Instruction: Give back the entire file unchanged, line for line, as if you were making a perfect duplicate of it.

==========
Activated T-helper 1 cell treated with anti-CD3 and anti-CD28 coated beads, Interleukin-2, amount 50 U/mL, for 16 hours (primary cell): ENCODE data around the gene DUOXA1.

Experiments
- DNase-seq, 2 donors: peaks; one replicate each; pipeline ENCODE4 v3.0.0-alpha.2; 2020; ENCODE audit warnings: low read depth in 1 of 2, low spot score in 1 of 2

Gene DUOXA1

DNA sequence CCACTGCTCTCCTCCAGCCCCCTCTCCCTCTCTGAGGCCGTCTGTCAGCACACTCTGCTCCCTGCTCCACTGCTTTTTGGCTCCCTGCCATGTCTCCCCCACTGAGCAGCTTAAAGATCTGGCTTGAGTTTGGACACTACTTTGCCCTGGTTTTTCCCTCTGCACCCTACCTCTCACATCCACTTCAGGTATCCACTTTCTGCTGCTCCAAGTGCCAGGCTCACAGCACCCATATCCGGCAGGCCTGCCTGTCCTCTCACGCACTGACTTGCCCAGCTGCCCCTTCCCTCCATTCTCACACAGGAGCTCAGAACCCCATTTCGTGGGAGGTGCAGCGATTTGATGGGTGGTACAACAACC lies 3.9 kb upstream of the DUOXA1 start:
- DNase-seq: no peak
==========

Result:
Activated T-helper 1 cell treated with anti-CD3 and anti-CD28 coated beads, Interleukin-2, amount 50 U/mL, for 16 hours (primary cell): ENCODE data around the gene DUOXA1.

Experiments
- DNase-seq, 2 donors: peaks; one replicate each; pipeline ENCODE4 v3.0.0-alpha.2; 2020; ENCODE audit warnings: low read depth in 1 of 2, low spot score in 1 of 2

Gene DUOXA1

DNA sequence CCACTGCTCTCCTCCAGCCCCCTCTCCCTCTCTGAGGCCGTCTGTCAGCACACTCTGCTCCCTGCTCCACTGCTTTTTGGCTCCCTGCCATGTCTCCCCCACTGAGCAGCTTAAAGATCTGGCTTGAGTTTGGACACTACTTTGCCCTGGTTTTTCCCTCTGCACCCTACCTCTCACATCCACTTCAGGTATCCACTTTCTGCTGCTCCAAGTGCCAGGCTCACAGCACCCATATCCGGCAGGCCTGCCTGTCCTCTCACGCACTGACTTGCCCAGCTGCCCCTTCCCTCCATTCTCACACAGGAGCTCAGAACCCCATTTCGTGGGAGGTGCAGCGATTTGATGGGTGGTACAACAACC lies 3.9 kb upstream of the DUOXA1 start:
- DNase-seq: no peak